A plan of attack is essential when visiting Rome. There are dozens of sites equating to a lot of entry tickets – and also long queues! For travellers on a tight budget, you may want to figure out what is essential to see the inside of, and what can be seen almost just as good from the outside.

A good place to start your exploration of Rome is at the Roman Forum. The Roman Forum was once the political centre and marketplace of the ancient Roman Empire and filled with government buildings, temples, basilicas and public spaces. The Colosseum, one of the most iconic features of Rome, is adjacent to the Roman Forum.


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You can buy a combined ticket for the Roman Forum and Colosseum for 12. There’s usually a shorter queue at the Roman Forum entrance, so head there early and get your tickets, then you can skip the queue and head into the Colosseum at any time. You can also buy your ticket online. It’s also free to enter the Colosseum on the first Sunday of each month. Make sure you also head along to the Colosseum at night for a photo stop – it’s beautiful with golden light streaming out of the archways.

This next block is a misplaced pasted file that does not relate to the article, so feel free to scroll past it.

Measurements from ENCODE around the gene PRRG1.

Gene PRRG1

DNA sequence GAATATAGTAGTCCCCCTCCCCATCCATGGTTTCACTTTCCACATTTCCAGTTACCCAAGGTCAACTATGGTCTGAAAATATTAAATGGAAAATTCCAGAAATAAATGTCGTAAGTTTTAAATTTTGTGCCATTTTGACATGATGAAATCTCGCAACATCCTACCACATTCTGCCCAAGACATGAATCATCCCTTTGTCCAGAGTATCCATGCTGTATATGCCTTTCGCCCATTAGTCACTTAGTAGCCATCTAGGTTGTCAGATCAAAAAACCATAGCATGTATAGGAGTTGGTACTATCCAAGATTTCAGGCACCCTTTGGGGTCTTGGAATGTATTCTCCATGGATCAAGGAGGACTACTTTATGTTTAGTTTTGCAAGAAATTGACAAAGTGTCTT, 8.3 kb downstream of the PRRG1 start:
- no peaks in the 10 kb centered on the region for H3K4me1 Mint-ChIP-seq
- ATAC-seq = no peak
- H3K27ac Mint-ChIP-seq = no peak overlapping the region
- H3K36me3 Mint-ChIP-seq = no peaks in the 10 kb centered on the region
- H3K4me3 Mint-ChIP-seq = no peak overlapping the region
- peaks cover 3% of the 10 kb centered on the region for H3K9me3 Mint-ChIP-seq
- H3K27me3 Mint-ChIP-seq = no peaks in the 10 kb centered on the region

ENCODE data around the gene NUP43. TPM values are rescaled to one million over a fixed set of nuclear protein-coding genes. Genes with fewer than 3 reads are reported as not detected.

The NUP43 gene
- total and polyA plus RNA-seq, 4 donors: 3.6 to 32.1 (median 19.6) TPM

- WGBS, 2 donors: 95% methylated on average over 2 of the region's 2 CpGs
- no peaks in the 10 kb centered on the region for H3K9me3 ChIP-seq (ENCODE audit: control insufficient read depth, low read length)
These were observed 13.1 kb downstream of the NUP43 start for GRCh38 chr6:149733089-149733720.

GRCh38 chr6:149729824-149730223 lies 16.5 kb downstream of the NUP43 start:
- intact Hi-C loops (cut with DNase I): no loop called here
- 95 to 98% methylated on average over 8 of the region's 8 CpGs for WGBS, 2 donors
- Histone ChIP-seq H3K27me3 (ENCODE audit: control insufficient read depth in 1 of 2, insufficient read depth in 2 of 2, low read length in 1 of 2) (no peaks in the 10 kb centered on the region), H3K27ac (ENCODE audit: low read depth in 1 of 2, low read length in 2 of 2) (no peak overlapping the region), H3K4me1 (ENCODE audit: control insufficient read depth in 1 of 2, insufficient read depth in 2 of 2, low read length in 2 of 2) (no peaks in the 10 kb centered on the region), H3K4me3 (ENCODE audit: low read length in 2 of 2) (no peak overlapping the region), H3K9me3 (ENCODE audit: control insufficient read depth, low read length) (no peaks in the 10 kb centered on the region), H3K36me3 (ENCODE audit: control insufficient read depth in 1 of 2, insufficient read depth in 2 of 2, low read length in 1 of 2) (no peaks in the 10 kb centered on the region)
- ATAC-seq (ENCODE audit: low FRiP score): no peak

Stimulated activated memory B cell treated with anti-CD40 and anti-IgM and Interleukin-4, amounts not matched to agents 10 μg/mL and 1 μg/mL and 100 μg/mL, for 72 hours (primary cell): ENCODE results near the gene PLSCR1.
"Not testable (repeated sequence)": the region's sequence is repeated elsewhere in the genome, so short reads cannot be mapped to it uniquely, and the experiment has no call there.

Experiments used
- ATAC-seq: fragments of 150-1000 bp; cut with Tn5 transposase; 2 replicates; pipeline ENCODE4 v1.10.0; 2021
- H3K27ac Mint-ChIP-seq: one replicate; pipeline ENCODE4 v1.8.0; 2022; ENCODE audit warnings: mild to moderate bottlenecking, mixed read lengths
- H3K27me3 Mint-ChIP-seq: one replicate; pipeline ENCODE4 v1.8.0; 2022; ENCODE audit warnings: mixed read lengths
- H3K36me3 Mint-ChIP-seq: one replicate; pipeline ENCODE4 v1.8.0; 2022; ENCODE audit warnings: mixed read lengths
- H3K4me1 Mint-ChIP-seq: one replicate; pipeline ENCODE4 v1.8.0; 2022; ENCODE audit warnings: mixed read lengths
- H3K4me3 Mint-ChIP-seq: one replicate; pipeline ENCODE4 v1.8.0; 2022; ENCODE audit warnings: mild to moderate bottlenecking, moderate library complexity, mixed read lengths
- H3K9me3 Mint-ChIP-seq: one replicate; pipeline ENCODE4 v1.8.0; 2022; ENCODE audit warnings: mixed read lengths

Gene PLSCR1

I recommend allocating a couple of hours in the Roman Forum and adjoining Palatine Hill. Palatine Hills is the most central of the seven hills in Rome and offers good views of the Roman Forum and other parts of the city.

From the Roman Forum, you can then head over to the National Monument of Victor Emmanuel II and take in the views from the top before heading over to the striking domed Pantheon – an ancient temple dedicated to the pagan gods. You don’t need to spend much time at the Pantheon, but it’s worth a look.